A shoal keel is just a keel that is not as deep as a deep keel. Today the term seems to be applied mostly to shallow fin keels. Shallow full keels seem to be referred to as shoal draft boats. A shallow fin is a tough animal to classify. I really think it has few of the advantages of either a deep fin or a full keel and has many of the worst traits of both full and fin. This can be partially offset by combining a shallow fin with a centerboard, which is a neat set up for shoal draft cruising.
A lot can be done to improve a shallow fin. One way is to add a bulb. A bulb is a cast metal ballast attachment added to the bottom of the keel. They concentrate the ballast lower providing greater stability and sail carrying ability than a simple shallow keel. Traditionally bulbs were torpedo or teardrop shaped. They have been re-contoured to provide some improved hydrodynamic properties as well. Remember tip vortex from above. Shallow keels need to be longer horizontally than a deeper fin in order to get enough area to prevent leeway. This means that a shoal draft keel would generate more tip vortex and more drag than a deeper keel. The bulb creates a surface to turn the water aft and prevent it from slipping over the tip of the keel thereby reducing tip vortex. That property of re-routing the water is called an ''endplate effect''. This does not come free since a bulb increases frontal area and surface area.
Wing keels are a specialized type of bulb keel. Instead of a torpedo shaped bulb there are small lead wings more or less perpendicular to the keel. These concentrate weight lower like a bulb and properly designed they also are very efficient in reducing tip vortex. There has been some discussion that wings increase the effective span of the keel when heeled over but this does not seem to be born out in tank testing of the short wings currently being used in production sail boats. Not all wings are created equal. They potentially offer a lot of advantages, but they are heavily dependent on the quality of the design and I really think that many wing designs are not really working to even their potential. In a general sense most wing keels are little more than a slightly more sophisticated endplate. The big disadvantage of wings, besides drag is that the can turn a minor grounding into a major grounding. Because they project from the keel, you can''t heel the boat as easily to get off and the wings can really bind in a muddy bottom.
Keels that are not really keels:
Swing keels are ballasted centerboards and drop keels are ballasted daggerboards that are ballasted beyond what it takes to submerge themselves. They are really forms of centerboards. More on them in with centerboards.
Keels that are keels that move.
I said that keels do not move. That used to be true. We now have canting keels, which can be pivoted from side to side. They are best designed to be light fins with heavy bulbs that can be canted to windward increasing the effectiveness of the righting aspects of the keel. Just one problem, a keel canted to windward losses efficiency to prevent leeway so they really need other foils to keep leeway in check. I frankly do not like the idea of a canting keel. I think canting keels are too complex and potentially problematic.
Centerboards are appendages that can be raised and lowered on or near the centerline of the boat. They can rotate up into a trunk or rotate below the boat. Daggerboards are a type of centerboard that raises vertically or near vertically in a trunk. Swing keels are a type of rotating centerboard that actually contains a substantial portion of the boat''s ballast. They may be housed in a trunk like a Tartan 27 or 34 or hung below the boat like a Catalina 22. In the case of the Tartan 27 or 34 they are more frequently referred to as a Keel/ Centerboard (abbreviated k/cb) A swing keel is intended to act as a fin keel when lowered and allow some sailing in the partially raised position. My biggest problem with swing keels is that most do not have a positive lock down. In an extreme knockdown they can slam up into the hull greatly reducing the boat''s stability. This is a pretty rare occurance and usually requires big wave action combined with a lot of wind, but I have experienced it out in the Atlantic.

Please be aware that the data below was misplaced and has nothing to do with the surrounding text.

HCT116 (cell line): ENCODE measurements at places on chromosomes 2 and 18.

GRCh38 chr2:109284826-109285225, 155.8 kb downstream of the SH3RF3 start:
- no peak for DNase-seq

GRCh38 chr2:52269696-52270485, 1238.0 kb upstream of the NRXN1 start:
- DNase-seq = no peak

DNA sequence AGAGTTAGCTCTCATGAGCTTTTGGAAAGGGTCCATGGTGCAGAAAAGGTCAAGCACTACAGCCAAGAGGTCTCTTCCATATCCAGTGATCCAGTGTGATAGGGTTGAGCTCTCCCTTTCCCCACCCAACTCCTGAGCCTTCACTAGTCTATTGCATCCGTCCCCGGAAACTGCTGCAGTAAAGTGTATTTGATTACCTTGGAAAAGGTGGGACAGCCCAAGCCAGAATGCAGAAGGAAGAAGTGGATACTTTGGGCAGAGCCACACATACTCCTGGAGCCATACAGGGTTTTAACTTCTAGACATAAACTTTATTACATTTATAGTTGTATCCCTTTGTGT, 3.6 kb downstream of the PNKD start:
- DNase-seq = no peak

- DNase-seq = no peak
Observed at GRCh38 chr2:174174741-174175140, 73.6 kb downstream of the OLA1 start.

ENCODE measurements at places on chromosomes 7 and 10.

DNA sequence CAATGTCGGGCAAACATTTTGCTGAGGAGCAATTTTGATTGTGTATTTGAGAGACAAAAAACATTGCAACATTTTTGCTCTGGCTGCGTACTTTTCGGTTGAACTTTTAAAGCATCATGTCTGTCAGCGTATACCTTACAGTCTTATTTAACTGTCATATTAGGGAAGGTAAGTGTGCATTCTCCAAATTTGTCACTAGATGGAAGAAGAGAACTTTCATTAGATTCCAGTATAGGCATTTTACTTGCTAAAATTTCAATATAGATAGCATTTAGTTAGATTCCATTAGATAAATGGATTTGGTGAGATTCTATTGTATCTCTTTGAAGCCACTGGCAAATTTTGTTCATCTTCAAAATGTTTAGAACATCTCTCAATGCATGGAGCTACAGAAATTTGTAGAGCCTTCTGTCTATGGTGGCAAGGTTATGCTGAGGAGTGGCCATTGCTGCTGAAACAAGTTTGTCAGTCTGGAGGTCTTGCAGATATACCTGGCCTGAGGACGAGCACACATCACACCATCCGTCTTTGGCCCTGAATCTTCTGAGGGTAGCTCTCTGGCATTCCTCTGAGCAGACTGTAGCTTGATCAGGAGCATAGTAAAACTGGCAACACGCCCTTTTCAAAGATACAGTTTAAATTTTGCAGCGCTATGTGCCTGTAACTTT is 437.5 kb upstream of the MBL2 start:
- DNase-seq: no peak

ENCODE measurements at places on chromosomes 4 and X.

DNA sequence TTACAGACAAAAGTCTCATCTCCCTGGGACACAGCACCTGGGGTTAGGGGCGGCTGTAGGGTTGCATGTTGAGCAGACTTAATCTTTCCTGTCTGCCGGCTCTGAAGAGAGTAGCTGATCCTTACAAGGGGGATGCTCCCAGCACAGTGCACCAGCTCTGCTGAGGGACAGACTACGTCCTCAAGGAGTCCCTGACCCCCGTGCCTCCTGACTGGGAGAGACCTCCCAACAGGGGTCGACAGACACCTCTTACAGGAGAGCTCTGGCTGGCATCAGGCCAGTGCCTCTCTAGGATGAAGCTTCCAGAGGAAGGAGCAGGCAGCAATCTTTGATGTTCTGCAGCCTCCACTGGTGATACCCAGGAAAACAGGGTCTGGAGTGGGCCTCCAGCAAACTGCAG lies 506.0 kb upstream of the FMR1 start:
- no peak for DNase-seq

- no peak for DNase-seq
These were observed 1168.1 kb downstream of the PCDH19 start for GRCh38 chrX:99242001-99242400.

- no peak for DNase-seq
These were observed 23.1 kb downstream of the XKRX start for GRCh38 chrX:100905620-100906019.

A drop keel is a daggerboard that actually contains a substantial portion of the boat''s ballast. These are easier to lock down but can be more easily damaged in a grounding. They generally have better shape than a swing keel and can be more robust, but not always are.
Other appendages: (besides the rudders)
Bilge keels (or twin keels, for our English friends) are a pair of keels (usually fins these days) that emerge on either side of the boat and angle out. They offer some advantages. If you let the boat dry out the boat can stand on the two keels and wait the next tide. There are dubious theories about increased efficiency since one is vertical like a good leeway resisting foil and one is canted like a good stability inducing foil. They do allow shallow draft though but boy are they a pain to free once aground.
Bilge boards (for the scow guys), are a pair of centerboards that angle out of each side of the boat. They work well on scows but I''ve never been able to really figure out scows anyway. Seriously, You raise the windward board and lower the Leeward one on each tack and because they are close to vertical they can be small and efficient. I still don''t get the scow thing.
Last but not least- Lee boards. Leeboards are foils that are bolted to the side of the hull like on Dutch Jachts and Herreshoff Meadowlarks. Phil Bolger''s sharpies use them a lot as well. They have some advantages but they drive me nuts. They are vulnerable in docking and ideally are raised and lowered on each tack also. Some are raised to be hinged feather so they do not need to be raised.
So that''s about it. The final is tomorrow- multiple choice and essay.